Show, not Tell

There are 3 rules for writing the novel. Unfortunately, no one knows what they are.

Thanksgiving Exercise 5

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Devin and I think writing outside of your story really helps improve your writing. We thought we’d change up the routine this week for Thanksgiving and show our thanks to our readers by offering short exercises to improve your craft.

Thanksgiving Food Coma

Thanksgiving Food Coma

Today’s Thanksgiving Exercise is on description. Easy enough to do, right? Wrong. Description can easily turn into exposition, which is boring and dry. No one wants to read a page of exposition, especially about details in a house or in a forest that don’t even matter.

So, how do you describe without overkill? Pick the best details. This can be hard because when we write, we can sometimes see the whole thing in our heads. It’s hard to know what part of the room is the most important!

Here’s the exercise:

1. Research (yes, again). Read my posts on the science of description and how to set exposition between action. These two posts will help you with this lesson (in theory) and will inform you on what description is the best and most important for your story.

2. Create a scene where your characters are going on a journey. It doesn’t have to be through the forest, but it needs to rely on the actual process of getting from place A to place B. You can create new characters for this task to exercise your imagination or you can use a scene you have not written from your WiP that fills the requirement!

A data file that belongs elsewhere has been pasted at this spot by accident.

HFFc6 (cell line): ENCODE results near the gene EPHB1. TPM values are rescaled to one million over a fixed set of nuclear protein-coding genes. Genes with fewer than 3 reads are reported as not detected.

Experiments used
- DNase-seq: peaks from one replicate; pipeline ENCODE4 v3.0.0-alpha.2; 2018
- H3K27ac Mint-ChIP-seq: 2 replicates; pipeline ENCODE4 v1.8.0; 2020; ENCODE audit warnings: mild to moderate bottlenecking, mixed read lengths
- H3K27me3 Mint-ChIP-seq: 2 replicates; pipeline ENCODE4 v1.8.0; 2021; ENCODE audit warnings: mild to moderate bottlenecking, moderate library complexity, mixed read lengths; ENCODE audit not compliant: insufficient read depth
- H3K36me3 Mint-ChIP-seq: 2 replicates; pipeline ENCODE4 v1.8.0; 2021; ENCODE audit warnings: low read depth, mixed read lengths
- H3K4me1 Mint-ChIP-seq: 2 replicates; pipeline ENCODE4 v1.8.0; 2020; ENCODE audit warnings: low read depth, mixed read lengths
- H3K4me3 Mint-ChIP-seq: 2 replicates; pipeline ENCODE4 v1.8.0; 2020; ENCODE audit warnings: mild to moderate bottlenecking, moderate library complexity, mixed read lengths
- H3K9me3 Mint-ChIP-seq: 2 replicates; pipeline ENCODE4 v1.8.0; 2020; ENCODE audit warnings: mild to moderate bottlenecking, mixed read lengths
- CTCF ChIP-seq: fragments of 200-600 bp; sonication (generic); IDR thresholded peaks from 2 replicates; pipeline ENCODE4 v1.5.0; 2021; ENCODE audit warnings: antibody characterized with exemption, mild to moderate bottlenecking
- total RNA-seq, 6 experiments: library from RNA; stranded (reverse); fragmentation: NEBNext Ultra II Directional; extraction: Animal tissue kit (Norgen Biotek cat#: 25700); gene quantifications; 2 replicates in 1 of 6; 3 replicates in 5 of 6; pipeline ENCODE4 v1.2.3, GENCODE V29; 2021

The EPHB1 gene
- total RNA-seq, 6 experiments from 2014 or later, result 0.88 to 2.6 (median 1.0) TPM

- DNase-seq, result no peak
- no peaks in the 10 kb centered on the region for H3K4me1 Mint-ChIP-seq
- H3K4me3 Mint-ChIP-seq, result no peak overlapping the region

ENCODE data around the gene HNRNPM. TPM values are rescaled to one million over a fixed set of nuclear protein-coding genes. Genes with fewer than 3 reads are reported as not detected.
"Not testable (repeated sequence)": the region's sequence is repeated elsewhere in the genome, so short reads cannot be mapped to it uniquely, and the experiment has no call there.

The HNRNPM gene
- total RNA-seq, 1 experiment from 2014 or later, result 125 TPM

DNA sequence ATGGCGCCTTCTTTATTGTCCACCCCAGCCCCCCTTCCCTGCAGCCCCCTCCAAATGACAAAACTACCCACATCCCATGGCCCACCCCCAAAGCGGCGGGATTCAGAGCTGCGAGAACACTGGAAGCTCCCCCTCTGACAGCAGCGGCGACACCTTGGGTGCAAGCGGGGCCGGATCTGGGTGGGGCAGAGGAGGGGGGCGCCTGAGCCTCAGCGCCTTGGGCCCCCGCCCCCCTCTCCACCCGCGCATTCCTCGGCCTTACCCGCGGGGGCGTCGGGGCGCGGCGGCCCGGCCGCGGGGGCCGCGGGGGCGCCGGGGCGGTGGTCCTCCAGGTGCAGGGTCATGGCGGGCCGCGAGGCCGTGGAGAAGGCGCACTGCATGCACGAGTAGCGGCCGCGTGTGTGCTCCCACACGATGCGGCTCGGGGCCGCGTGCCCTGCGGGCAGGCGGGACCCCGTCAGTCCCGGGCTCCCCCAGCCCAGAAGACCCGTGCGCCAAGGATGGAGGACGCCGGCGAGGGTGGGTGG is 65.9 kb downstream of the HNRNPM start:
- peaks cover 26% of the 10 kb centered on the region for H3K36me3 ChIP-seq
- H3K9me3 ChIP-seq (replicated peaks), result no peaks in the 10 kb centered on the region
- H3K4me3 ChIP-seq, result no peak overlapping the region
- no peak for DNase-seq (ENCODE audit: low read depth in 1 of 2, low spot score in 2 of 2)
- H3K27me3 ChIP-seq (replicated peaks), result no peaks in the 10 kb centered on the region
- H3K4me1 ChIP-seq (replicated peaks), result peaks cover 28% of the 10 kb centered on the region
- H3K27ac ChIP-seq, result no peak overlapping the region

3. Prepare! This involves writing. Yes, before the actual writing. Write out the description of everything in the setting and scene exactly as you see it. Describe the color of the door handles, how dirty the grout between the tiles is, the color of the pine needles and the decaying leaves on the forest floor–every miniscule detail!

Here’s the writing part:

4. Write the scene, plugging in key details that you’ve already written down. Your task is to pick the best details that reveal the most about the scene as a whole (setting, character, tone, etc.). In any chunk of description, there shouldn’t be more than three sentences of pure description. Of course, the best way to introduce detail is to weave it between action. More importantly, description should be a part of the action; none of the describing sentences should have the ‘to be’ verb (was, are, were) in it.

This exercise should help you pick out what parts of the scene are necessary to reveal and when it’s necessary to reveal them. Good luck and feel free to post your exercises on your blogs or in the comments! I’d love to read what you come up with 🙂


Written by Jessica Lei

November 26, 2010 at 4:25 pm

Posted in Exercises

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